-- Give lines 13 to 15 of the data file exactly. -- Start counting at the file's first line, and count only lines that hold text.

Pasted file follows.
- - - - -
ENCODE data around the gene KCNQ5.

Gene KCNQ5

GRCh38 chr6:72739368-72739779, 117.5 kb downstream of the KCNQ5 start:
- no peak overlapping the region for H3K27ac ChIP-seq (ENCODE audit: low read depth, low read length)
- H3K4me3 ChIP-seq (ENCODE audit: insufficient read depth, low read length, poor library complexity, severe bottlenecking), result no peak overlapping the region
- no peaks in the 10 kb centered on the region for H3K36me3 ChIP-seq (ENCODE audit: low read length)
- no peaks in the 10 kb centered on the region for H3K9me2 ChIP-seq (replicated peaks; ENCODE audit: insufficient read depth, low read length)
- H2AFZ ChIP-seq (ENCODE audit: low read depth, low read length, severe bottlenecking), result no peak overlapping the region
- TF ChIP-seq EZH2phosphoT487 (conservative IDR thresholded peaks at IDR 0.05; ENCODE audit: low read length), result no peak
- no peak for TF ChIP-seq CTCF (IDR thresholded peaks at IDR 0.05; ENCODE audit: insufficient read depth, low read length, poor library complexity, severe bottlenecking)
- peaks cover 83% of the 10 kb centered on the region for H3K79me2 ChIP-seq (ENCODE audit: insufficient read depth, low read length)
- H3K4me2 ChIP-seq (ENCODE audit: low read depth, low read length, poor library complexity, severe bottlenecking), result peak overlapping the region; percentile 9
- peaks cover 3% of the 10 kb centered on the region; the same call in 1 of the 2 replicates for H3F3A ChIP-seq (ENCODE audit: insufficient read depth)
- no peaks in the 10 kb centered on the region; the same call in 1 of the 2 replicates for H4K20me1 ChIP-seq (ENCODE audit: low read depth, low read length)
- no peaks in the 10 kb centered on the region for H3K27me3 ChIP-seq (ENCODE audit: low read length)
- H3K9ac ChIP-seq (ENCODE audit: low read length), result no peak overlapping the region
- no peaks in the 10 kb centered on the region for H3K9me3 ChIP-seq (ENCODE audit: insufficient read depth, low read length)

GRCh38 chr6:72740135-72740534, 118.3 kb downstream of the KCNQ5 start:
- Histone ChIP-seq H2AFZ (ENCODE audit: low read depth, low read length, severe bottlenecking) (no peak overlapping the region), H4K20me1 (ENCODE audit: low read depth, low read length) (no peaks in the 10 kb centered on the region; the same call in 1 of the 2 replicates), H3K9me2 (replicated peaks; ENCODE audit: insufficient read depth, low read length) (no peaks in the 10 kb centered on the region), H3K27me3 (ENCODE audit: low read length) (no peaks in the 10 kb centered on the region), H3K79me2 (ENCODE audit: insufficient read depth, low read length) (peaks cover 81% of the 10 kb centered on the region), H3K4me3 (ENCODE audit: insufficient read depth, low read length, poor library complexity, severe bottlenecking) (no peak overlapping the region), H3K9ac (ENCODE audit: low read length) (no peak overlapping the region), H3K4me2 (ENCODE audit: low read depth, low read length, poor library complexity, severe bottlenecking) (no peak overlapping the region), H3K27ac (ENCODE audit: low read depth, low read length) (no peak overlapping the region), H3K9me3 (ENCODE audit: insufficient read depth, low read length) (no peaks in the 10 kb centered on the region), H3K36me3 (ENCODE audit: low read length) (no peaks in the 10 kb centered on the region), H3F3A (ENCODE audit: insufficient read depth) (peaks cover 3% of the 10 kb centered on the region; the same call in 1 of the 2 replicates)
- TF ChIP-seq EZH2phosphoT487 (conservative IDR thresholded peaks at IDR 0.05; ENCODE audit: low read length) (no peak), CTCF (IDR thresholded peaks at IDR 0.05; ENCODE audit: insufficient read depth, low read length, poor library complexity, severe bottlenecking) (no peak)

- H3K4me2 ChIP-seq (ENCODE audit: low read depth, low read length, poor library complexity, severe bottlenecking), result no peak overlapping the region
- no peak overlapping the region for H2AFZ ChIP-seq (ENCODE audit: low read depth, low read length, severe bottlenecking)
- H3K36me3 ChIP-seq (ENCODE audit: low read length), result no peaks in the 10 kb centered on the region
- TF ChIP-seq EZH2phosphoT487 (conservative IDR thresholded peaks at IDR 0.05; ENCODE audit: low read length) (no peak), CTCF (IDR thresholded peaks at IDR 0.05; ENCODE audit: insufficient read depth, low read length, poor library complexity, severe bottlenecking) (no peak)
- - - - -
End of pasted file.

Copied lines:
- peaks cover 3% of the 10 kb centered on the region; the same call in 1 of the 2 replicates for H3F3A ChIP-seq (ENCODE audit: insufficient read depth)
- no peaks in the 10 kb centered on the region; the same call in 1 of the 2 replicates for H4K20me1 ChIP-seq (ENCODE audit: low read depth, low read length)
- no peaks in the 10 kb centered on the region for H3K27me3 ChIP-seq (ENCODE audit: low read length)